Sometimes experience of God is prior to dogmatic formulation, experience grounds conviction. In one of her letters, Flannery O'Connor (1925-1964) wisely wrote, "Conviction without experience makes for harshness." (13) We run the risk of becoming exceptionally harsh in emphasizing conviction and ignoring, if not silencing the experience of many sisters and brothers who want to tell us something of Christ's love and what the Spirit is doing in their lives. In my ministry I find that far too many people fail to honor their experience. I have, regrettably, far too many times discounted the value of mine. In his recent book, theologian David Ford suggests in his reading of Job this amazing gift, that God might actually be “pleased with those who refuse to fit new experience unquestioningly into traditional teaching about God, who ask radical questions about God, their experience and their traditions, who never let their desire for the truth of God and God’s justice be quenched, who are open to new possibilities and surprises even in the sphere of their core convictions, and who above all cry out with integrity before God and resist all attempts to misinterpret, marginalize, or stifle that cry. (14)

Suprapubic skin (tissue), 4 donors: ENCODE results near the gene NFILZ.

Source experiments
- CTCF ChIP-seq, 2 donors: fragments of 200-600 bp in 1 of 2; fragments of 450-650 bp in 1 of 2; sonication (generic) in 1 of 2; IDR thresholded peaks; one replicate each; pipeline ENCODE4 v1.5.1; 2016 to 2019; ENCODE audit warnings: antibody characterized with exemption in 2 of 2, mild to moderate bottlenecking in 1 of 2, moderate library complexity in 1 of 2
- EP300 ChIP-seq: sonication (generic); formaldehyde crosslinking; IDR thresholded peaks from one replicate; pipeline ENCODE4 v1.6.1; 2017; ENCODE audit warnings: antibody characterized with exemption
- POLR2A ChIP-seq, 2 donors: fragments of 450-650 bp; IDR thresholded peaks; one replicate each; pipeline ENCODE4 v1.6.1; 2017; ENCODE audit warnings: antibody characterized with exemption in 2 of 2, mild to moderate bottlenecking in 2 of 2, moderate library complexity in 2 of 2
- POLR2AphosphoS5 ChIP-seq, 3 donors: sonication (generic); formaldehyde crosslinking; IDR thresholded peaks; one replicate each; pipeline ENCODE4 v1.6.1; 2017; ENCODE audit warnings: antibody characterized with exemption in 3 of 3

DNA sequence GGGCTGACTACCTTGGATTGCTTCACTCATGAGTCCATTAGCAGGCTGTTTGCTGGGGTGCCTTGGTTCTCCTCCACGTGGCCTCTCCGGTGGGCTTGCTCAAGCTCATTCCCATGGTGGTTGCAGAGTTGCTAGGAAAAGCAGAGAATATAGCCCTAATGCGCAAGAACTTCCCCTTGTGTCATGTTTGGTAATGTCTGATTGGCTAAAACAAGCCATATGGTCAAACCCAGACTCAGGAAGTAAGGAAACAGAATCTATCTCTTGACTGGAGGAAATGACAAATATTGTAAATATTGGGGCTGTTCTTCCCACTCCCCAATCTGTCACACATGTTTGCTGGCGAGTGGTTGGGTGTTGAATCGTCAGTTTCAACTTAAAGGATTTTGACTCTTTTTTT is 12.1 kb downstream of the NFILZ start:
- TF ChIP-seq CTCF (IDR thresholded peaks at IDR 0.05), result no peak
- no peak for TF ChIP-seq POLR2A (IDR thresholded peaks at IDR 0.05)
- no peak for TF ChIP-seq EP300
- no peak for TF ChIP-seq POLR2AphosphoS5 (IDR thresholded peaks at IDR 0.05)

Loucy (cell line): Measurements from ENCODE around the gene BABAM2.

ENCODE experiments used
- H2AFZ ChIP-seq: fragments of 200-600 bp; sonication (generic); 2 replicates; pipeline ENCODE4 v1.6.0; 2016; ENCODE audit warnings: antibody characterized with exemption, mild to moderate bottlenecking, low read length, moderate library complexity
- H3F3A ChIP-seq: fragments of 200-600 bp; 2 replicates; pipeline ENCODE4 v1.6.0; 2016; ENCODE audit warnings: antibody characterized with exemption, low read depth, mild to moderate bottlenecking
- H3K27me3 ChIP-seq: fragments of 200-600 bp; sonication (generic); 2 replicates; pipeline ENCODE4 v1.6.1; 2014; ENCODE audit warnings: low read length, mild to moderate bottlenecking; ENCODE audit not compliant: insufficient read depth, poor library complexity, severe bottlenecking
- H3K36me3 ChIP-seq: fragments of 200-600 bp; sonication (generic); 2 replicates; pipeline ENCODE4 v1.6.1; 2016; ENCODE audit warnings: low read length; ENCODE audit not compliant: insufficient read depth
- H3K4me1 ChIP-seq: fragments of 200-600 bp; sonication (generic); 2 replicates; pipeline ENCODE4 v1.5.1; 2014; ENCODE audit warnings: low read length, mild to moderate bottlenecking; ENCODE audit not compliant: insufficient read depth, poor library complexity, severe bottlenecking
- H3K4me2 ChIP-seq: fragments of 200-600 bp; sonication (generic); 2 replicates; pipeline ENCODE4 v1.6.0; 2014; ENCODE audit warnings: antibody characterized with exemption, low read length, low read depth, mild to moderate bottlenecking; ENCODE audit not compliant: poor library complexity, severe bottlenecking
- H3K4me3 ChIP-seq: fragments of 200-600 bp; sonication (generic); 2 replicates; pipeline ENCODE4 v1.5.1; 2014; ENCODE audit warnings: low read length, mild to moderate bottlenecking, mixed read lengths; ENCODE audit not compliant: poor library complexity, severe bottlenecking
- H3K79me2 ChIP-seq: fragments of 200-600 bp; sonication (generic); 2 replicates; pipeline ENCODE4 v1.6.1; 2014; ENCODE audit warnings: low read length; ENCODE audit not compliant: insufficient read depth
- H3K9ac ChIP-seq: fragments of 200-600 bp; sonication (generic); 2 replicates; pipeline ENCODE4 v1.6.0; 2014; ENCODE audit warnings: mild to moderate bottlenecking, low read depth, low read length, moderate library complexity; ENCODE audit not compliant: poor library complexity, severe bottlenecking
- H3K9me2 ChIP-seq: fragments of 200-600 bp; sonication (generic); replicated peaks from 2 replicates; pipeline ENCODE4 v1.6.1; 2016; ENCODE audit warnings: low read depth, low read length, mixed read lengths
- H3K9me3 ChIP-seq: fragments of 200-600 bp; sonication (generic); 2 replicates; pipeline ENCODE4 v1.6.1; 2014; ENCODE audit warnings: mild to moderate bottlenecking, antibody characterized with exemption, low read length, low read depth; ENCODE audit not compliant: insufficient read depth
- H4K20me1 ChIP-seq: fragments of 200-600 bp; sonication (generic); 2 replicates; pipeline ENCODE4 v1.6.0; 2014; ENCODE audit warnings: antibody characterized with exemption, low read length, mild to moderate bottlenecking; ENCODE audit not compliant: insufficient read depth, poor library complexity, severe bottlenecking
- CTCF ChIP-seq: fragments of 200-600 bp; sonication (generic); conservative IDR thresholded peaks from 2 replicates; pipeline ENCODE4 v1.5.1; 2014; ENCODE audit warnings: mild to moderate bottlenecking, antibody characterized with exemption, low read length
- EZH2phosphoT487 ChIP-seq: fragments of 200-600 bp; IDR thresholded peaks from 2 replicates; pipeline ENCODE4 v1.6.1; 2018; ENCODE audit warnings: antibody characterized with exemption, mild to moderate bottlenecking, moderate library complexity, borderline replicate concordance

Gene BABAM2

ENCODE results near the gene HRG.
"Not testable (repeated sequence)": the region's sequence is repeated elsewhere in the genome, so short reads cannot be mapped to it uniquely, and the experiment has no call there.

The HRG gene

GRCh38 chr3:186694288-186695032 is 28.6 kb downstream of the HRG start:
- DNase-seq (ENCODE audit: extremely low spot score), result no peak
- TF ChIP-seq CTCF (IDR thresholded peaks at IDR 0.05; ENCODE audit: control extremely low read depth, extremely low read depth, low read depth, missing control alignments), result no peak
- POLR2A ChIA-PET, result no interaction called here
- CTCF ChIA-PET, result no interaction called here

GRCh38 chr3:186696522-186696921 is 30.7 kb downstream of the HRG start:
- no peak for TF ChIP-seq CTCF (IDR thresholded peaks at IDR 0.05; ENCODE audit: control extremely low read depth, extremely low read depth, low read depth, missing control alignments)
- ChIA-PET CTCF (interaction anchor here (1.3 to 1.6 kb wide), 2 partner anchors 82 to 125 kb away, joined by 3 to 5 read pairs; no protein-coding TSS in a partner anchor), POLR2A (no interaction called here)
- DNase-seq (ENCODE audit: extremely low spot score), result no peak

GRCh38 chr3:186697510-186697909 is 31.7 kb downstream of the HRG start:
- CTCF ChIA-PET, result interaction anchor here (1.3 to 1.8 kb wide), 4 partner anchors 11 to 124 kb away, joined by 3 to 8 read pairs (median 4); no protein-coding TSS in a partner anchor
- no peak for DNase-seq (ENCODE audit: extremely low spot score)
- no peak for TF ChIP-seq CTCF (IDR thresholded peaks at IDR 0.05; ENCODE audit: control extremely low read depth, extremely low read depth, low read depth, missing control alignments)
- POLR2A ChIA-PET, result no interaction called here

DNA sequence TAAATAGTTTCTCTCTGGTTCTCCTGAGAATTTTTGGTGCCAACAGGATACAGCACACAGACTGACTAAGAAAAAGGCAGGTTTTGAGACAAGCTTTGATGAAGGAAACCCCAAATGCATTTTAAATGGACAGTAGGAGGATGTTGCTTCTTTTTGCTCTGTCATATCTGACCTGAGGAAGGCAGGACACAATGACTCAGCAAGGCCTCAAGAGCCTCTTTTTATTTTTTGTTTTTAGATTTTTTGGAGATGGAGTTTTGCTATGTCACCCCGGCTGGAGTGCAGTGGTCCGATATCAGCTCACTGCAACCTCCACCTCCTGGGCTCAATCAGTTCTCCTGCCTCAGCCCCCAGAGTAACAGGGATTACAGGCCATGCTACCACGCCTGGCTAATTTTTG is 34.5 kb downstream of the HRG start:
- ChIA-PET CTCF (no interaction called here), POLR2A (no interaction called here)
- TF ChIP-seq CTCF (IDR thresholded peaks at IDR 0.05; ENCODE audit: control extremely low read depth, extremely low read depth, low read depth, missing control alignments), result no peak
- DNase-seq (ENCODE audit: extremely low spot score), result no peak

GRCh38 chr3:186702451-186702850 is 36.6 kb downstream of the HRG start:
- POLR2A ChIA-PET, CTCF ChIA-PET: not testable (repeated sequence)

One person for whom this was powerfully true was Carl Jung (1875-1961), the depth psychologist. I’ll close with this account. Jung’s father was a Swiss Reformed pastor near Basel, but he did not find any life in his father’s faith. Jung was told his First Communion would be a great experience. Instead, nothing. “For me,” he said, “it was an absence of God and no religion. Church was a place to which I no longer could go. There was no life there, but death.” Yet, early in his life he had profound encounters of the Holy that forever changed the course of his life; even though they overwhelmed and scared him, he knew there was power to heal in them, they offered hope, and he spent the rest of his life trying to be faithful to those experiences – despite considerable resistance. He said they were moments of an immediate, “direct living God…,” the God that his father lacked and could not give him. As Jung put it, “God alone was real – annihilating fire and an indescribable grace.” (15) Annihilating fire; indescribable grace. I love that.